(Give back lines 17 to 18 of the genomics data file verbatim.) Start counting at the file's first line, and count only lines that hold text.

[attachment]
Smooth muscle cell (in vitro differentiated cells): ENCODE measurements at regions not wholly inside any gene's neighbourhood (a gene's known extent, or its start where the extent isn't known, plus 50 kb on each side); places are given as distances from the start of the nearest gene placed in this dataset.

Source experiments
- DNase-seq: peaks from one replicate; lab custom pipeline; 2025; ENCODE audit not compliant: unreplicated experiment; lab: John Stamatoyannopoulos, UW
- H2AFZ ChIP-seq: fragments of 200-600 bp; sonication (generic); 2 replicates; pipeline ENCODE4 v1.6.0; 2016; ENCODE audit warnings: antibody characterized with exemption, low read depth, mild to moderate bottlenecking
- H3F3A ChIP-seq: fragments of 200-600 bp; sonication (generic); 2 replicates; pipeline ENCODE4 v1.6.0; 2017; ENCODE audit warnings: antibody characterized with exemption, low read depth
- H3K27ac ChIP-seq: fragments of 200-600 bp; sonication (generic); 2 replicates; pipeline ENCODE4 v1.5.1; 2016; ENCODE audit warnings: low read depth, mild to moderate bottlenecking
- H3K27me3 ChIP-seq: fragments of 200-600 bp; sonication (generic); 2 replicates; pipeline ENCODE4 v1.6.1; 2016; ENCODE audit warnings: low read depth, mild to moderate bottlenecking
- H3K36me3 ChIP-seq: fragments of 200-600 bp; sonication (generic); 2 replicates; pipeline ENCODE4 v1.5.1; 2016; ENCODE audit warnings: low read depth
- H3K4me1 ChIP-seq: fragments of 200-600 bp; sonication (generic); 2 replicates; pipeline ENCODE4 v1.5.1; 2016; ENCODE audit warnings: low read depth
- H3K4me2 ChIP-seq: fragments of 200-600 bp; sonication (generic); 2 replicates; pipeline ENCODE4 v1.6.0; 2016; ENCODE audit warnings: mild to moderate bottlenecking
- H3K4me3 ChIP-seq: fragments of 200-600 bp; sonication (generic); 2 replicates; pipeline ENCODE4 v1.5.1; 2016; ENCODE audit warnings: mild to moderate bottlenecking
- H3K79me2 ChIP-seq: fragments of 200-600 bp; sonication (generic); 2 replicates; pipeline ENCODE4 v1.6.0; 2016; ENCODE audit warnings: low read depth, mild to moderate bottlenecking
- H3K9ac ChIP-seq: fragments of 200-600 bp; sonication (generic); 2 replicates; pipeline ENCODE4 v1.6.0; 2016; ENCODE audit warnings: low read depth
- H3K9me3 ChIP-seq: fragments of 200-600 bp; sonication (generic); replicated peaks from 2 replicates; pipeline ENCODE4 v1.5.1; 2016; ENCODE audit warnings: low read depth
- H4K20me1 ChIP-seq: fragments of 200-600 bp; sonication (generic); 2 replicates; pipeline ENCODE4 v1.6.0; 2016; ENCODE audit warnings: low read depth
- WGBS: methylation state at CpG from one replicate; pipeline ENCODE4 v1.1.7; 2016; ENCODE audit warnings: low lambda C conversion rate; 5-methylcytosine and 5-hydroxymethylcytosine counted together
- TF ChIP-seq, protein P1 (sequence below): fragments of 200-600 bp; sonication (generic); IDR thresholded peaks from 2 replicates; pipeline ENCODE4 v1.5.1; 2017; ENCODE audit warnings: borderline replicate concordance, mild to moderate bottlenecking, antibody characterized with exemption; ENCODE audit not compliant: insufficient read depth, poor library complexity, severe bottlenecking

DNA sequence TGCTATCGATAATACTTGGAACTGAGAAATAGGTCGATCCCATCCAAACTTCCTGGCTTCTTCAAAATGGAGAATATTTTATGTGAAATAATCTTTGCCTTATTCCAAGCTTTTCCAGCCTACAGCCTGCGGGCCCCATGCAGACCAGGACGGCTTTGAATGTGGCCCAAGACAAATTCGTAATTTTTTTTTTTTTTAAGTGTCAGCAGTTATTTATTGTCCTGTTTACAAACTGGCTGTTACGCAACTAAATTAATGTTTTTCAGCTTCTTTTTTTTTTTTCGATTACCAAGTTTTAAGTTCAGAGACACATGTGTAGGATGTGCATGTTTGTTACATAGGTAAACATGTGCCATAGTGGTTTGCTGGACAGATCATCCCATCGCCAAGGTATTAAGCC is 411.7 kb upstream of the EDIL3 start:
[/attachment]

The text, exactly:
- TF ChIP-seq, protein P1 (sequence below): fragments of 200-600 bp; sonication (generic); IDR thresholded peaks from 2 replicates; pipeline ENCODE4 v1.5.1; 2017; ENCODE audit warnings: borderline replicate concordance, mild to moderate bottlenecking, antibody characterized with exemption; ENCODE audit not compliant: insufficient read depth, poor library complexity, severe bottlenecking

DNA sequence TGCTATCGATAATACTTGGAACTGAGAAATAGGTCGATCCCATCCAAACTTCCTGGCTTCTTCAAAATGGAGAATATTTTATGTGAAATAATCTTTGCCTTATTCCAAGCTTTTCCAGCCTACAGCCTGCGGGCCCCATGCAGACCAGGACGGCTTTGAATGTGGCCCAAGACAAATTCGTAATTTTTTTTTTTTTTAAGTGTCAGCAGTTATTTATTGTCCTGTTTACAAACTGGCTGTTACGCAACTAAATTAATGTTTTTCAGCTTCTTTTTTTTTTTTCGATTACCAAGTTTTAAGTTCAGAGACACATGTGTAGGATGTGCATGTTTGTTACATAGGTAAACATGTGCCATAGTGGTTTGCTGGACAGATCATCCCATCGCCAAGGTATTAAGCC is 411.7 kb upstream of the EDIL3 start: